Porn provision stalls House IT bill

House rebels against reauthorization of technology booster bill

A move to punish federal employees who access pornography at work has helped derail a bill that would increase funding for technology, innovation and science education.

Democratic sponsors of the America Competes Reauthorization Act pulled the bill from the House Floor May 13 after the House approved a Republican motion to recommit. Passage of the recommit motion sent the bill back to House committees with requirements to make specific changes, including adding a provision that no federal funding could be used to pay the salaries of federal employees disciplined for accessing pornography from government computers. The motion also directs lawmakers to reduce funds for Energy Department research and other programs.

The legislation, which would reauthorize for five years the America Competes Act of 2007, would increase funding for science, technology, engineering and math education, along with research and development programs at the National Institute of Standards and Technology, National Science Foundation and Energy’s Office of Science.

Rep. Bart Gordon ( D-Tenn.), chairman of the Science and Technology Committee, said, “I’m disappointed that politics trumped good policy We’re all opposed to federal employees watching pornography. That is not a question; but that’s not what this was about. The motion to recommit was about gutting funding for our science agencies.”

Gordon said he hopes the bill can be brought to the House floor again, but timing is “unclear.”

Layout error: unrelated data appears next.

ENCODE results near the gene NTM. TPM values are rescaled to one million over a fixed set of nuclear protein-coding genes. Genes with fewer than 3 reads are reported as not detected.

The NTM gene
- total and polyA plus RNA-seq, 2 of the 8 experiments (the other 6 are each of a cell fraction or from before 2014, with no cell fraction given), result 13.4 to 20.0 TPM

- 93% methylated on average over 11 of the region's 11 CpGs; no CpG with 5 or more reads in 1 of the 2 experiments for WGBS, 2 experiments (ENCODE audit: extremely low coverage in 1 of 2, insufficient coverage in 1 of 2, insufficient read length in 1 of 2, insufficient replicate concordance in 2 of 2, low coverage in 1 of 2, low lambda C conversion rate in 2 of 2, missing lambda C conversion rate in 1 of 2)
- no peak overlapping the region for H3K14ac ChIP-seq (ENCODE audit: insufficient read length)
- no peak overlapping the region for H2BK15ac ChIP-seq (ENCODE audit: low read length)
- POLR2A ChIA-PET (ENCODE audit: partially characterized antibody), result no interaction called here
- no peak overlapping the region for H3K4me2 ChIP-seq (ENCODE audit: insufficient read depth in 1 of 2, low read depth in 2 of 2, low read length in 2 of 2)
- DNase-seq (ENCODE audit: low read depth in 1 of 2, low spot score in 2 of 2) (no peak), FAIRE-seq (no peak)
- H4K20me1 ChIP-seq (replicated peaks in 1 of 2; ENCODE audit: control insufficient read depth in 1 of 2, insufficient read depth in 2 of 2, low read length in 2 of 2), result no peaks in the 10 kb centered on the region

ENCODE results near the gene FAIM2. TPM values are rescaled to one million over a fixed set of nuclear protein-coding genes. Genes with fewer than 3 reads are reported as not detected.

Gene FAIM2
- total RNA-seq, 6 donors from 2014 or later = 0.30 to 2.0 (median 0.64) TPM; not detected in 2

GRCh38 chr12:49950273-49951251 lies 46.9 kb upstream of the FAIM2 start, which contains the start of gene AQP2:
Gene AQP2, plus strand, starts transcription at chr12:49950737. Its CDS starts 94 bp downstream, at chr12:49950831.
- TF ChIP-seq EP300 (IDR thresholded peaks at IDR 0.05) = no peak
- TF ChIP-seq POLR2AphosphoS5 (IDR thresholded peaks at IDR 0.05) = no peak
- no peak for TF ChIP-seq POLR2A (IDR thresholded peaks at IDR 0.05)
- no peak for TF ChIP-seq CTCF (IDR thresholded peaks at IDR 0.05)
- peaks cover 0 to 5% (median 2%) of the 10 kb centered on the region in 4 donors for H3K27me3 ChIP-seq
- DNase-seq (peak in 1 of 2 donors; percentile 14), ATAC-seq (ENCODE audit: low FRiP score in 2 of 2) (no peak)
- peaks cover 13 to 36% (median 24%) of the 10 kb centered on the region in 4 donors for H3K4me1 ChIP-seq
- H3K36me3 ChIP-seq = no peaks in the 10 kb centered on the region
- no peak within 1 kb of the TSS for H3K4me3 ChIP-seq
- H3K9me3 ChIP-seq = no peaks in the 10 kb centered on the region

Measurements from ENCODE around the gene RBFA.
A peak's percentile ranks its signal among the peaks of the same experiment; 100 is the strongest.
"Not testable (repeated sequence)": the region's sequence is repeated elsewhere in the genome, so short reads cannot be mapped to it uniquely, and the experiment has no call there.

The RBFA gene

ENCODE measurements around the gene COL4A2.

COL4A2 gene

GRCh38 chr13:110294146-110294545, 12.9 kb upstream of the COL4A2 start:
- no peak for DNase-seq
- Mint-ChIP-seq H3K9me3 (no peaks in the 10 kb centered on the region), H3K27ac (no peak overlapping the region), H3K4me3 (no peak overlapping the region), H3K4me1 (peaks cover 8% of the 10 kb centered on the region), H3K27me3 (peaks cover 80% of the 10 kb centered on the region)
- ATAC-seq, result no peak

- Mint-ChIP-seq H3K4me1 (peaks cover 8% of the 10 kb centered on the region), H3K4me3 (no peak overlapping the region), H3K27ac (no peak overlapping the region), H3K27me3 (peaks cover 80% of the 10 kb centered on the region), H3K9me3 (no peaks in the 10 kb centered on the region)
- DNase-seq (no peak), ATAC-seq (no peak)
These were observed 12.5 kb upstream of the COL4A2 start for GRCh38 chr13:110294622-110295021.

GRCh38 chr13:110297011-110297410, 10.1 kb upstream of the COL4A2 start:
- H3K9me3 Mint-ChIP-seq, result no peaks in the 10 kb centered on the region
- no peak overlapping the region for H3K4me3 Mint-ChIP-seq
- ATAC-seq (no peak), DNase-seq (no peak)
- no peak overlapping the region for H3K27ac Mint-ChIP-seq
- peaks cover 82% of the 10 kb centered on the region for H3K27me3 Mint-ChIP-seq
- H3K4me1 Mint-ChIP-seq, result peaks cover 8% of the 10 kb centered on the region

Democrats accused Republicans of playing politics with the bill, while Republicans defended the motion and pointed to evidence, including reports from National Science Foundation's Office of Inspector General, indicating that several NSF employees were disciplined for watching porn at work.

The NSF’s Inspector General, in a semiannual report to Congress in 2008, noted at least seven cases in which NSF employees were penalized for accessing pornography on government computers.

About the Author

Alice Lipowicz is a staff writer covering government 2.0, homeland security and other IT policies for Federal Computer Week.

Featured

  • Defense
    The U.S. Army Corps of Engineers and the National Geospatial-Intelligence Agency (NGA) reveal concept renderings for the Next NGA West (N2W) campus from the design-build team McCarthy HITT winning proposal. The entirety of the campus is anticipated to be operational in 2025.

    How NGA is tackling interoperability challenges

    Mark Munsell, the National Geospatial-Intelligence Agency’s CTO, talks about talent shortages and how the agency is working to get more unclassified data.

  • Veterans Affairs
    Veterans Affairs CIO Jim Gfrerer speaks at an Oct. 10 FCW event (Photo credit: Troy K. Schneider)

    VA's pivot to agile

    With 10 months on the job, Veterans Affairs CIO Jim Gfrerer is pushing his organization toward a culture of constant delivery.

Stay Connected

FCW INSIDER

Sign up for our newsletter.

I agree to this site's Privacy Policy.